I just found a kind of pattern and I’m curious to see if there are more examples of this.
So, 元 means “origin” and its Kunyomi reading is もと.
本 can also mean “origin” and its Kunyomi reading is also もと.
Same way, 円 can mean “circle” and its Kunyomi reading is まる.
丸 also means “circle” and its Kunyomi reading is まる.
Also, is there a reason as to why only the Kunyomi readings are same in these cases?
This is more a failing of one word English glosses than that they actually mean the same thing.
元 as origin is like “starting point” while 本 as origin is more like “foundation” or “root.”
円 is used for flat, disc-shaped things. 丸 is used for spherical things.
This happens when you get a one-word English gloss that is broader than the kanji meanings. You can usually find monolingual expalantions for these kinds of things by doing a search like 円 丸 違い once your level of Japanese is high enough.
This is natural, since the kunyomi is the Japanese origin word, and since there is overlap the same word got applied to mulitple kanji. The onyomi readings come from Chinese where there was a more fine grained distinction.
It’s basically the same thing you noticed happening with the English overlap but happening with Japanese overlap.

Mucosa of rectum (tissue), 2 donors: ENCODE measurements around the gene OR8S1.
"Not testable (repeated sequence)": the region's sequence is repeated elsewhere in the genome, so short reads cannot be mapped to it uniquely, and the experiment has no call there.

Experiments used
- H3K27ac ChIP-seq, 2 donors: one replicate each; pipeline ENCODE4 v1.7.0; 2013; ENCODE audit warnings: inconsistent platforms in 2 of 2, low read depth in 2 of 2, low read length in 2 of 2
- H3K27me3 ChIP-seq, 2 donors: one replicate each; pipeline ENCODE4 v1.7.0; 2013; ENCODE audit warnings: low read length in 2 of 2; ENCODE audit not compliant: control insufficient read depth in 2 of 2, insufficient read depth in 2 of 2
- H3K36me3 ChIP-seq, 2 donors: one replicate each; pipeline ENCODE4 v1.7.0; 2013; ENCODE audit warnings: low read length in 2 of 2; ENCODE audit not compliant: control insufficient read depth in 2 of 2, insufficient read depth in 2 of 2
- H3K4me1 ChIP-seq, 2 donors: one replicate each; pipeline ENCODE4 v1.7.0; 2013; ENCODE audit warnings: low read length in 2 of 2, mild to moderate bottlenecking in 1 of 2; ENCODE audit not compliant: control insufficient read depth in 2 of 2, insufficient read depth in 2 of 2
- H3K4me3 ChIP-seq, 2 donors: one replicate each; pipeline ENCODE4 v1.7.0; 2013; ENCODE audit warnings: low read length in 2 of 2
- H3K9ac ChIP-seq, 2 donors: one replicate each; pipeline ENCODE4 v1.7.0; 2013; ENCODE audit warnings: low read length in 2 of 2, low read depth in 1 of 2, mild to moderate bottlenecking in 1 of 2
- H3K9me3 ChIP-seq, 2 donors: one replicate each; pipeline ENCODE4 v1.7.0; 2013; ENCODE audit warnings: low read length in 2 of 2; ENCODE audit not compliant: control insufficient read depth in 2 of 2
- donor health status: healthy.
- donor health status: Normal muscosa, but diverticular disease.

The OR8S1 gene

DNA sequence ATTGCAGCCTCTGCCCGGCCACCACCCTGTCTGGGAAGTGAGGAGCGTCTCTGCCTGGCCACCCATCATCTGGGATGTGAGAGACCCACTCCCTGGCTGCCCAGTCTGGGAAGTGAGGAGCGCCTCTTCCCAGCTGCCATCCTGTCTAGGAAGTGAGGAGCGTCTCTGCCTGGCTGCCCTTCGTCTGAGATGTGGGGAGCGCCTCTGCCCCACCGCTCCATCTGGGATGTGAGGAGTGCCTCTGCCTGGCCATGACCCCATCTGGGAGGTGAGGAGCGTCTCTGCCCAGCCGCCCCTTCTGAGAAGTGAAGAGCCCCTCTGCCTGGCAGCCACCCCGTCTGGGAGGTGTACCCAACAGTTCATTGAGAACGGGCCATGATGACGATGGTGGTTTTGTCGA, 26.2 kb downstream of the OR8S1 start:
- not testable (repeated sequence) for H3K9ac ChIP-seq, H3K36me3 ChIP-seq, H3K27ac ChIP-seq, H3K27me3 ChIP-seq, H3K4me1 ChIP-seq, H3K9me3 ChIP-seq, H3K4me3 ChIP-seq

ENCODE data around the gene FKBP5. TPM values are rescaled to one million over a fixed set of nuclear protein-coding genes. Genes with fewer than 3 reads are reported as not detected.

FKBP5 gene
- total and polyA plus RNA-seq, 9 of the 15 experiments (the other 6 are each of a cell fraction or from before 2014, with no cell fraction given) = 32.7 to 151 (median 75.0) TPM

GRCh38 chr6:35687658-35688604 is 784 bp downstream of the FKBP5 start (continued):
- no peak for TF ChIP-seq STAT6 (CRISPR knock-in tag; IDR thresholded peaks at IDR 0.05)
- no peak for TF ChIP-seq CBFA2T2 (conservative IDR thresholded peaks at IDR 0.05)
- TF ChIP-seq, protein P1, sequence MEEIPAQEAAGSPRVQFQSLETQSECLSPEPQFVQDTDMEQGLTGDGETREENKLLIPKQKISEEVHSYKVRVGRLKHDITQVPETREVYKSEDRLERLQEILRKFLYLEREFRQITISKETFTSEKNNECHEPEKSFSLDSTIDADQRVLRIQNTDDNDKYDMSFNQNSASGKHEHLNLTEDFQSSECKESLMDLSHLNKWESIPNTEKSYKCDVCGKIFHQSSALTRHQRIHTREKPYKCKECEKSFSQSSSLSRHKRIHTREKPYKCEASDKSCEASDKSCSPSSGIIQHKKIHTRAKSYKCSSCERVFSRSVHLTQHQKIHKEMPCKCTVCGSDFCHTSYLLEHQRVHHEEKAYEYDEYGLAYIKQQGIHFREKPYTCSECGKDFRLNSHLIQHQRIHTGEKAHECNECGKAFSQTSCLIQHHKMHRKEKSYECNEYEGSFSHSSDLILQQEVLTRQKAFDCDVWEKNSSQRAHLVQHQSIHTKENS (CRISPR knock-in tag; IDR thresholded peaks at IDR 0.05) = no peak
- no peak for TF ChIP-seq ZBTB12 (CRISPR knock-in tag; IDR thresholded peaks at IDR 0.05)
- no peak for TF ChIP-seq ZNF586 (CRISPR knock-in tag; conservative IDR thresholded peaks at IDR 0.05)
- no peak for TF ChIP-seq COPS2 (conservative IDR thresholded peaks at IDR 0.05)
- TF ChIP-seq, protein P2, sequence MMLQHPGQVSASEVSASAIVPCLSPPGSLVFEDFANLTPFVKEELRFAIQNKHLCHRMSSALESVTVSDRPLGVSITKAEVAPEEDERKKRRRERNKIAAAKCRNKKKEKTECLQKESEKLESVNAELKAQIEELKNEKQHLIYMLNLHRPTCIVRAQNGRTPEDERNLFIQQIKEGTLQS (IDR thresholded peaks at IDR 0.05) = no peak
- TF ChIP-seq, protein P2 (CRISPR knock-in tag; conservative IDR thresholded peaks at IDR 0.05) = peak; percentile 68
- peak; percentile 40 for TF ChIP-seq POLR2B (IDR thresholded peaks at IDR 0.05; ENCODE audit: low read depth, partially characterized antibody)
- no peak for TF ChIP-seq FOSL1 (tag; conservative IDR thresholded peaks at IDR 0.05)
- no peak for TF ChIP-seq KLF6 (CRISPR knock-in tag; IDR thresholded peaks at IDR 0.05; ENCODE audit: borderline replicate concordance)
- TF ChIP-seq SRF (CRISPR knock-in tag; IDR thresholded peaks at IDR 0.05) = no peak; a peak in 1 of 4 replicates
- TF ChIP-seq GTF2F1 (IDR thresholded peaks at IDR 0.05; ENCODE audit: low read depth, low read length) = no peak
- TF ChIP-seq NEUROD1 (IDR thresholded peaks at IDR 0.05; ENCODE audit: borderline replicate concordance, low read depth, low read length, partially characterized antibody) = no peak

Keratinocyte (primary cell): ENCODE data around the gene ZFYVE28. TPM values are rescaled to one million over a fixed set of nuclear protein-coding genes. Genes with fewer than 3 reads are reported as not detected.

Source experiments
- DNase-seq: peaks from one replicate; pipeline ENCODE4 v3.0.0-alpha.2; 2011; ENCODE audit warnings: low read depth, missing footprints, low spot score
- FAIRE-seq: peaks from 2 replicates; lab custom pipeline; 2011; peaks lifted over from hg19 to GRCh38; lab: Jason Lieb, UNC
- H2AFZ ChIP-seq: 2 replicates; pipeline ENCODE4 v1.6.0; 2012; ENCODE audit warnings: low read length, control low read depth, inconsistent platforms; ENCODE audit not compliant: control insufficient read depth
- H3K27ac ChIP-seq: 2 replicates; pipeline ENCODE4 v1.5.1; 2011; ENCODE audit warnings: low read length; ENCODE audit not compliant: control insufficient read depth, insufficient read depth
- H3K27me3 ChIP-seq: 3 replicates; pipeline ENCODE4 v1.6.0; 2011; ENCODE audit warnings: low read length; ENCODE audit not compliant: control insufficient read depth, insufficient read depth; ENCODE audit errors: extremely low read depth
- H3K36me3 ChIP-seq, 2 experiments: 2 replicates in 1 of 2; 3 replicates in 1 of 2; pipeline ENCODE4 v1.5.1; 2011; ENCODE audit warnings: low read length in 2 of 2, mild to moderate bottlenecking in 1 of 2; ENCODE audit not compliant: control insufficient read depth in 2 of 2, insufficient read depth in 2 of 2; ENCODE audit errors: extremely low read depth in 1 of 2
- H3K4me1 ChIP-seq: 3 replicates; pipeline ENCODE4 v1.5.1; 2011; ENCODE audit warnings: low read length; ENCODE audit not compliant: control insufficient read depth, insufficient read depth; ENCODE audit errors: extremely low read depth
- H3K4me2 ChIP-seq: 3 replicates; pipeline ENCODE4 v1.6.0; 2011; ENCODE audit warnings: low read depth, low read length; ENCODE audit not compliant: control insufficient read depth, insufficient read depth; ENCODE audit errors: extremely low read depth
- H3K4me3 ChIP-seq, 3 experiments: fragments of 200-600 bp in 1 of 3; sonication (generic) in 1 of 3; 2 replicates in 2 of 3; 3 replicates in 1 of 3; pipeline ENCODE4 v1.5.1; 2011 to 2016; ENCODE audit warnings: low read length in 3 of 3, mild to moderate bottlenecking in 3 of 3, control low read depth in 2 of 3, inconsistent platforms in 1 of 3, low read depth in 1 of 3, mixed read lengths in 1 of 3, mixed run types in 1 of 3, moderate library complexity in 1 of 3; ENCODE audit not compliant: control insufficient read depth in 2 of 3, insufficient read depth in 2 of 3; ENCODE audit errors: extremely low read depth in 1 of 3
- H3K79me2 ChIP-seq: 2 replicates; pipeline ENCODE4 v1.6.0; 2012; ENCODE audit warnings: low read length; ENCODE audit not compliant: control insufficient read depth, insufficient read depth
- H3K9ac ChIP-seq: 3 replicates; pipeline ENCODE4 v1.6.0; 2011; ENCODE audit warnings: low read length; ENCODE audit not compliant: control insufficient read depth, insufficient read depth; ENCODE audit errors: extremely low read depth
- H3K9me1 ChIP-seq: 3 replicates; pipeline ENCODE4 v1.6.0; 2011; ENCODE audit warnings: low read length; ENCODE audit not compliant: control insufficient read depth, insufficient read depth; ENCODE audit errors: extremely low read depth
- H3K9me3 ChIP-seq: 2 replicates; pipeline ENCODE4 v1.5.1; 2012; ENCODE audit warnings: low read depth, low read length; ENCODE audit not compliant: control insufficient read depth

i do think there might also be some etymological shenanigans going on. my guess is that it was a case of a japanese word being mapped on to two chinese words: e.g. なおす might have meant both to fix and to heal (直す/治す), those are similar concepts after all. then the chinese came along with their fancy writing system, which used different words for fixing things and healing people. and as you start writing things using these shiny new characters, you adopt that difference in writing, even though you still think of it as the same word.
and several centuries later you’ve got language learners going “why do these words sound the same, even though they are written differently?”
this is pure speculation on my part, so please do let me know if i’m wrong
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